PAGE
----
Dark Matter and Dark Energy Feb 10, 2011
The title Dark Matter refers to the astronomical term for the unknown and invisible matter that is the majority of our universe. Together, dark matter and dark energy make up 96% of the universe and are understood to be the force behind its expansion. Although scientists continue to study and debate the composition of dark matter, there is very little that is currently understood. Inspired by the concept, Crystal writes, “dark matter affects the speed, structure and evolution of galaxies, yet its nature remains a mystery.” Here is a full description of dark matter and dark energy.
Although the term “dark matter” was initially coined by Fritz Zwicky in the 1930’s, when evidence for missing mass in galaxies was first discovered, it was the 1998 Hubble Space Telescope that confirmed the universe was expanding at an increased rate and put new scientific focus on dark matter and dark energy. It is believed that dark energy makes up approximately 70% of the universe and dark matter 25%. Most simply, dark energy is what propels the universe to expand, while dark matter is what continues to hold the galaxies intact. Very little else is currently known about the properties of either. The heated scientific race to explain dark matter and dark energy is explored in a new book The Four Percent Universe written by Richard Panek and released in January 2011. We have reprinted a question and answer with Richard Panek below, as it is an excellent laypersons guide to dark matter.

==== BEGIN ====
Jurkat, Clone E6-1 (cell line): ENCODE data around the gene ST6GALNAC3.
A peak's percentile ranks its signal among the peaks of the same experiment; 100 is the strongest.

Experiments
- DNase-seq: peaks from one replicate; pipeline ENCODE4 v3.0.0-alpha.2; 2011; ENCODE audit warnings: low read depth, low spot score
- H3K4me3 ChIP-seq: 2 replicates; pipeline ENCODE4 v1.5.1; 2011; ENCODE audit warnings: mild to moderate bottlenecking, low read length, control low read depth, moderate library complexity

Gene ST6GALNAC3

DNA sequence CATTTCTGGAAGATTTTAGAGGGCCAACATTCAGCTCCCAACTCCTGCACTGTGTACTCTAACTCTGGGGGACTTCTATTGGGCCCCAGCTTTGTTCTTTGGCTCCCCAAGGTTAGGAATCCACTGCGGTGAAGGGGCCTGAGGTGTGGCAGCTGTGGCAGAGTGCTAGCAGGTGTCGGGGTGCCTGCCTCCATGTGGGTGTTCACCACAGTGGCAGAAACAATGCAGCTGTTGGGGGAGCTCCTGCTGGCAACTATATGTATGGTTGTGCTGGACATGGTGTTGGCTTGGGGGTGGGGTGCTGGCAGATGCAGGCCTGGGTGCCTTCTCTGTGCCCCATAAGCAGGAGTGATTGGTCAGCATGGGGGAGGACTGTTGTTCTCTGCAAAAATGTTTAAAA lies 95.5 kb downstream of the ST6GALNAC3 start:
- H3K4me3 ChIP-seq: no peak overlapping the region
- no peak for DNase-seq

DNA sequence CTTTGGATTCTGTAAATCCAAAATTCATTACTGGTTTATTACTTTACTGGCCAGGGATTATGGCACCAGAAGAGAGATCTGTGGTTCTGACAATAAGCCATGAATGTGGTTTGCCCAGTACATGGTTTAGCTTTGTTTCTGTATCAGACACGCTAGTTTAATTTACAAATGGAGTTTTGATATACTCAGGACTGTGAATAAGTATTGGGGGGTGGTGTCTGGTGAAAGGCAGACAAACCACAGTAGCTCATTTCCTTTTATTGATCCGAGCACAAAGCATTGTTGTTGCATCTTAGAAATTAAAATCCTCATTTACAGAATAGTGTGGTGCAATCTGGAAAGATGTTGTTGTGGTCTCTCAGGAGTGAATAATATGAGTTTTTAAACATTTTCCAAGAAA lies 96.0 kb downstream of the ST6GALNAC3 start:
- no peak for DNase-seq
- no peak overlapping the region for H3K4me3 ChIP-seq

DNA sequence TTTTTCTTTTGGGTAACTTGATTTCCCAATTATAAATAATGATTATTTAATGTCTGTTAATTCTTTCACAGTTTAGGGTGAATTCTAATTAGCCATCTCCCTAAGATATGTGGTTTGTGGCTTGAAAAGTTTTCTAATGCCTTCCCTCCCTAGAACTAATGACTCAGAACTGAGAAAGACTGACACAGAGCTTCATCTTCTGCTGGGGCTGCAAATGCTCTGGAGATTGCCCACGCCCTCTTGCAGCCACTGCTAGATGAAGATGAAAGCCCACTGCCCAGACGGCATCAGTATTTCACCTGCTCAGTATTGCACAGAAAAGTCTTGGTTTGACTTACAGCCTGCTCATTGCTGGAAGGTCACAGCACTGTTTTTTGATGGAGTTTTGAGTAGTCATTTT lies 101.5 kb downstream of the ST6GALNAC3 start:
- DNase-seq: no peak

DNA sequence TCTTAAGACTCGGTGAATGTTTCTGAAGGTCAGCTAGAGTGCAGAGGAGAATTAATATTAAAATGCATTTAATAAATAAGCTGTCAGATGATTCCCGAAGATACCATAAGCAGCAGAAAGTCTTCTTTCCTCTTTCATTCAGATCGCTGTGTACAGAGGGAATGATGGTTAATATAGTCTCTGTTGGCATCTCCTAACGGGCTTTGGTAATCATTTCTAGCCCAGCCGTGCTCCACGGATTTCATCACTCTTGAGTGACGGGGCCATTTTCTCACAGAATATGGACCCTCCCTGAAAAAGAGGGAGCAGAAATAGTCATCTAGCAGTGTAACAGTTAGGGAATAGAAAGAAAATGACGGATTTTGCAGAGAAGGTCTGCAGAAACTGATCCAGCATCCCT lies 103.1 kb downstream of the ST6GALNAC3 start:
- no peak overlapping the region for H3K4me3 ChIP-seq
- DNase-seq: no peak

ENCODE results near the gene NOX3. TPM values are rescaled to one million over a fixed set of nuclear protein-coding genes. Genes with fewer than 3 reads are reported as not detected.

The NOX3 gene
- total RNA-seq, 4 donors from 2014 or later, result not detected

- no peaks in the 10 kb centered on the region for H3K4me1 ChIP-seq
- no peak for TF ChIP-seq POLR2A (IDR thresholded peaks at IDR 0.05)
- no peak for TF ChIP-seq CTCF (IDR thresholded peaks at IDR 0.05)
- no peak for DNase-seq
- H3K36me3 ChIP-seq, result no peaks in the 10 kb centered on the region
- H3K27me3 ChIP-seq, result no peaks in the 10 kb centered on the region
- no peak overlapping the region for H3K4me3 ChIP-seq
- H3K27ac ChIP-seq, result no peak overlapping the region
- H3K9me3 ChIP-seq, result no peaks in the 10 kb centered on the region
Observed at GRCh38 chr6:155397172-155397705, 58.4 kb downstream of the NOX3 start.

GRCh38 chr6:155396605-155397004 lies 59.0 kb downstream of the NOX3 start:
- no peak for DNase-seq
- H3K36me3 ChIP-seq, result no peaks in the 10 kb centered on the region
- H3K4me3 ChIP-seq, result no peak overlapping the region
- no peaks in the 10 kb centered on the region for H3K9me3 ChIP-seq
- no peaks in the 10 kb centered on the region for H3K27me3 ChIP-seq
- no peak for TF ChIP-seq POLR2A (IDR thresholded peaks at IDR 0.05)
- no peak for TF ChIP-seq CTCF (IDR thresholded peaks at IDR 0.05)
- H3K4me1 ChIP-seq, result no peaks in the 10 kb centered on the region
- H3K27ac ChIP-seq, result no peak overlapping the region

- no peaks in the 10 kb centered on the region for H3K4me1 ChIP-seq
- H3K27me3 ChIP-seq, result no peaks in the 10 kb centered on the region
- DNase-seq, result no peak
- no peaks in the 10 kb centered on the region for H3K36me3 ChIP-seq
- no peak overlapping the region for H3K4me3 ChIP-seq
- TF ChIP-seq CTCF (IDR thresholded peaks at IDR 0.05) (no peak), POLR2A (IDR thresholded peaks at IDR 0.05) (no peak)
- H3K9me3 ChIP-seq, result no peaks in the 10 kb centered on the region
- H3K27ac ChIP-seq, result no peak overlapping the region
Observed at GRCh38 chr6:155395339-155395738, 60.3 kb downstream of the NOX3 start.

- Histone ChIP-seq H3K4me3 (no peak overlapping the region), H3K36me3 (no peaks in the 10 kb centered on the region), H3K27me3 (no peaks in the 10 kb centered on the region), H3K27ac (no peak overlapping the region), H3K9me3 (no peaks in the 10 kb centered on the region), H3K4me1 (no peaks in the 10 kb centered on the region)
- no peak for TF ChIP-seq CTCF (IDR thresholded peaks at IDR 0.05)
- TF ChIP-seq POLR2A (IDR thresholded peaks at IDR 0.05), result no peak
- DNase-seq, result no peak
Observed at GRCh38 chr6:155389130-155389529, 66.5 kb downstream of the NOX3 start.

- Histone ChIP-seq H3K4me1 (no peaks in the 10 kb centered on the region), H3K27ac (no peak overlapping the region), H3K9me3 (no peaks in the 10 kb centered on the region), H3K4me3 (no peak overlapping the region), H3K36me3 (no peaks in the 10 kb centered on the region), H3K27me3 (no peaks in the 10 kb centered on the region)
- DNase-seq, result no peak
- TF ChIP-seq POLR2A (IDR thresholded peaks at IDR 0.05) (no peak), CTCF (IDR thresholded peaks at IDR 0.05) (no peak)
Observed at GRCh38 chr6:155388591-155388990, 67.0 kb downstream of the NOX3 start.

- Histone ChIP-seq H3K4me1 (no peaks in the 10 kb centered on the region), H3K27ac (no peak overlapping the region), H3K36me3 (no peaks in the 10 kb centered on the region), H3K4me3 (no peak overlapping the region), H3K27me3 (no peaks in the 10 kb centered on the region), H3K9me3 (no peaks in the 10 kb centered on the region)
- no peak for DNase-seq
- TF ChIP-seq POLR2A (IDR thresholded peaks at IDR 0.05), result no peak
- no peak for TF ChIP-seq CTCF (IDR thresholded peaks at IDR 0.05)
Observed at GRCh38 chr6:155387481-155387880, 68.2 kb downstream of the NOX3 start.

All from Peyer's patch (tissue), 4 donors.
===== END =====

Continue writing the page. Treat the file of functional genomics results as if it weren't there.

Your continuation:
Q: What is the "four percent universe"?
Panek: It’s the universe we’ve always known, the one that consists of everything we see: you, me, Earth, Sun, planets, stars, galaxies.
Q: What’s the other 96 percent?
Panek: The stuff we can’t see in any form whatsoever. At a loss for words, astronomers have given these missing ingredients the names "dark matter" and "dark energy."
Q: What are dark matter and dark energy?
Panek: If you find out, book yourself a flight to Stockholm.
Q: So nobody knows? We're not talking about "dark" as in black holes?
Panek: No. This is "dark" as in unknown for now and possibly forever.